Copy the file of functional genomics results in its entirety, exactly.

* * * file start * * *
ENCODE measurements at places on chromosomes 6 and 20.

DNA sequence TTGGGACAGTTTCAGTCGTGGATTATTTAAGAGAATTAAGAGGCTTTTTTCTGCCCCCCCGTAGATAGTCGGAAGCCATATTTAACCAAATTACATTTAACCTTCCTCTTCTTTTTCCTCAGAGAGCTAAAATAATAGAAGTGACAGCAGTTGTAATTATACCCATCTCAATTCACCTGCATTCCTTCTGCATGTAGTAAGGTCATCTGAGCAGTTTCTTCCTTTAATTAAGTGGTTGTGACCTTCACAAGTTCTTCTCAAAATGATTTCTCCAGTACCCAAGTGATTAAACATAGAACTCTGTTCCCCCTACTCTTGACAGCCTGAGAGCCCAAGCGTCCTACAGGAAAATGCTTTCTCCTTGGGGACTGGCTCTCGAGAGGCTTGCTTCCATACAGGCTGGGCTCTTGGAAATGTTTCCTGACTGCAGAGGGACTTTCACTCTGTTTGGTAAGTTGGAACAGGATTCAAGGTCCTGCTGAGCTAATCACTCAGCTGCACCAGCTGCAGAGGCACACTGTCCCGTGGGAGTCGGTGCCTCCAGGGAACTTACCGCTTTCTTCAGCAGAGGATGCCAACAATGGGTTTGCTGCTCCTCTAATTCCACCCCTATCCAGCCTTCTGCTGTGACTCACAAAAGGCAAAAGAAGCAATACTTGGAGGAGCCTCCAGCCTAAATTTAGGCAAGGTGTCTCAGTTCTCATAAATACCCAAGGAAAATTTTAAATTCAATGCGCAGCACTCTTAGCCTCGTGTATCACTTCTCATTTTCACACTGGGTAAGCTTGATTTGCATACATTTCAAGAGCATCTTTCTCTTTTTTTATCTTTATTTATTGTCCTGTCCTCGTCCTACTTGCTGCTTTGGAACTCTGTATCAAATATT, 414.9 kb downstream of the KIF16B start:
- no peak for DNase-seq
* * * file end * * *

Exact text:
ENCODE measurements at places on chromosomes 6 and 20.

DNA sequence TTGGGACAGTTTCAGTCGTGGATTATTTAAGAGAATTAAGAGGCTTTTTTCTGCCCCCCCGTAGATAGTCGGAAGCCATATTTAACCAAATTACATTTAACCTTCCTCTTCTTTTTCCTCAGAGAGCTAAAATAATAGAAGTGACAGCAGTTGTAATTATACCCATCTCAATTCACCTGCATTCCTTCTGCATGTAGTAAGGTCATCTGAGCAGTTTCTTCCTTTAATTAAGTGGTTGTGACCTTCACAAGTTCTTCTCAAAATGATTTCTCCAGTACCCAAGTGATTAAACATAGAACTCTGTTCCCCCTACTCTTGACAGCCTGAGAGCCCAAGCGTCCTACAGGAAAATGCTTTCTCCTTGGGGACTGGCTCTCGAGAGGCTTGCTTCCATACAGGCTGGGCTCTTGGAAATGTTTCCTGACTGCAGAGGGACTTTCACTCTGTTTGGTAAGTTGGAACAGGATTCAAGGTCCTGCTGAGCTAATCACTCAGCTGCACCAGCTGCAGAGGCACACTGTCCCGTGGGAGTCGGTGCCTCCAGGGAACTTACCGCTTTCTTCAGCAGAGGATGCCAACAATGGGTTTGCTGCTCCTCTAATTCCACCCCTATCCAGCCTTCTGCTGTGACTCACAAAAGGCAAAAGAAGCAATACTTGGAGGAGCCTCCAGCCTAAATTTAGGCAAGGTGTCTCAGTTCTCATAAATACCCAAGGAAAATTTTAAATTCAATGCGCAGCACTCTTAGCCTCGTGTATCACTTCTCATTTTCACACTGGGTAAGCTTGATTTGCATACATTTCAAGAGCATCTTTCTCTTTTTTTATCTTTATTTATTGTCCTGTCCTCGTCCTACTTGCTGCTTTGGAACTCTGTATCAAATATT, 414.9 kb downstream of the KIF16B start:
- no peak for DNase-seq